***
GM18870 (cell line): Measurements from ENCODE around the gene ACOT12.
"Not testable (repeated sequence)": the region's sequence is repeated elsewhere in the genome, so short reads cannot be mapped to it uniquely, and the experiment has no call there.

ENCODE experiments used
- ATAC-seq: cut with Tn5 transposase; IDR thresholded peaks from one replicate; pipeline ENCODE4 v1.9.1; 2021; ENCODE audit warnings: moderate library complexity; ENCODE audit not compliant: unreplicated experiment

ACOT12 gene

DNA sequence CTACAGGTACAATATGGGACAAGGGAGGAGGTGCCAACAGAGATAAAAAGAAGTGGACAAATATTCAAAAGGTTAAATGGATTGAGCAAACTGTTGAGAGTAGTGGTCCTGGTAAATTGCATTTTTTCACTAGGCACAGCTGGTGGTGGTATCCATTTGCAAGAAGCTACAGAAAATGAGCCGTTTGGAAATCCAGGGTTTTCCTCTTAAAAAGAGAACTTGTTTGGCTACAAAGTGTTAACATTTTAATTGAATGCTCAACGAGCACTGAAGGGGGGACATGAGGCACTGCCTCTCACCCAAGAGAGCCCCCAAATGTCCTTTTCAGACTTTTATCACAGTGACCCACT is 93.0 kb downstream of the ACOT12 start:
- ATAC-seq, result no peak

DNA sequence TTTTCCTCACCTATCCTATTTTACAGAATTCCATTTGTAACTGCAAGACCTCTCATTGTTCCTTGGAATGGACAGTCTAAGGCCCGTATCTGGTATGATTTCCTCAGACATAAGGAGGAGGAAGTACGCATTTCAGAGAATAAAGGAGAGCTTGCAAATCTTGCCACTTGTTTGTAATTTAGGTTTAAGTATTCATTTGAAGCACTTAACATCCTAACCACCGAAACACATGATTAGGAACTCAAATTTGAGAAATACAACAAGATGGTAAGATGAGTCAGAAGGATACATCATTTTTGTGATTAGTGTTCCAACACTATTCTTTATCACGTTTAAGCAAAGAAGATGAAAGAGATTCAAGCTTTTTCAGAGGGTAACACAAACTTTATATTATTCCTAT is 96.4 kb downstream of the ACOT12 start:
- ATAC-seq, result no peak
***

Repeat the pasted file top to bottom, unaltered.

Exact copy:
GM18870 (cell line): Measurements from ENCODE around the gene ACOT12.
"Not testable (repeated sequence)": the region's sequence is repeated elsewhere in the genome, so short reads cannot be mapped to it uniquely, and the experiment has no call there.

ENCODE experiments used
- ATAC-seq: cut with Tn5 transposase; IDR thresholded peaks from one replicate; pipeline ENCODE4 v1.9.1; 2021; ENCODE audit warnings: moderate library complexity; ENCODE audit not compliant: unreplicated experiment

ACOT12 gene

DNA sequence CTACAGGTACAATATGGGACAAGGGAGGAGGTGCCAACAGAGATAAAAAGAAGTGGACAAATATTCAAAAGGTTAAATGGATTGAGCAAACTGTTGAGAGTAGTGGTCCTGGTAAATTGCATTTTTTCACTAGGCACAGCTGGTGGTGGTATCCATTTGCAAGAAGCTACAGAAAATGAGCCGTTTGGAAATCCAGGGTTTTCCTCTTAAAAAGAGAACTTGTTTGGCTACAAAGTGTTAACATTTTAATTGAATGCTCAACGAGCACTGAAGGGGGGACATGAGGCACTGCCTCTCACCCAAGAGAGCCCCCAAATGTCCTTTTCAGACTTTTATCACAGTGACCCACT is 93.0 kb downstream of the ACOT12 start:
- ATAC-seq, result no peak

DNA sequence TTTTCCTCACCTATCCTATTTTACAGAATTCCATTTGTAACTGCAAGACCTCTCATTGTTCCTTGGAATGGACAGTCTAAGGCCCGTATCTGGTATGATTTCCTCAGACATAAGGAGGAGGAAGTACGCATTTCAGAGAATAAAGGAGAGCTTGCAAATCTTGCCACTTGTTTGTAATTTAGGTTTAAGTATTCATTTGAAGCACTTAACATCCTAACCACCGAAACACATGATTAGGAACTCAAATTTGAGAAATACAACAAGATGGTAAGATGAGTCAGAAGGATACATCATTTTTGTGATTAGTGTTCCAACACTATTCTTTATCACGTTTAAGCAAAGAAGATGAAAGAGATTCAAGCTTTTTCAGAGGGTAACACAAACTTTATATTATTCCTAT is 96.4 kb downstream of the ACOT12 start:
- ATAC-seq, result no peak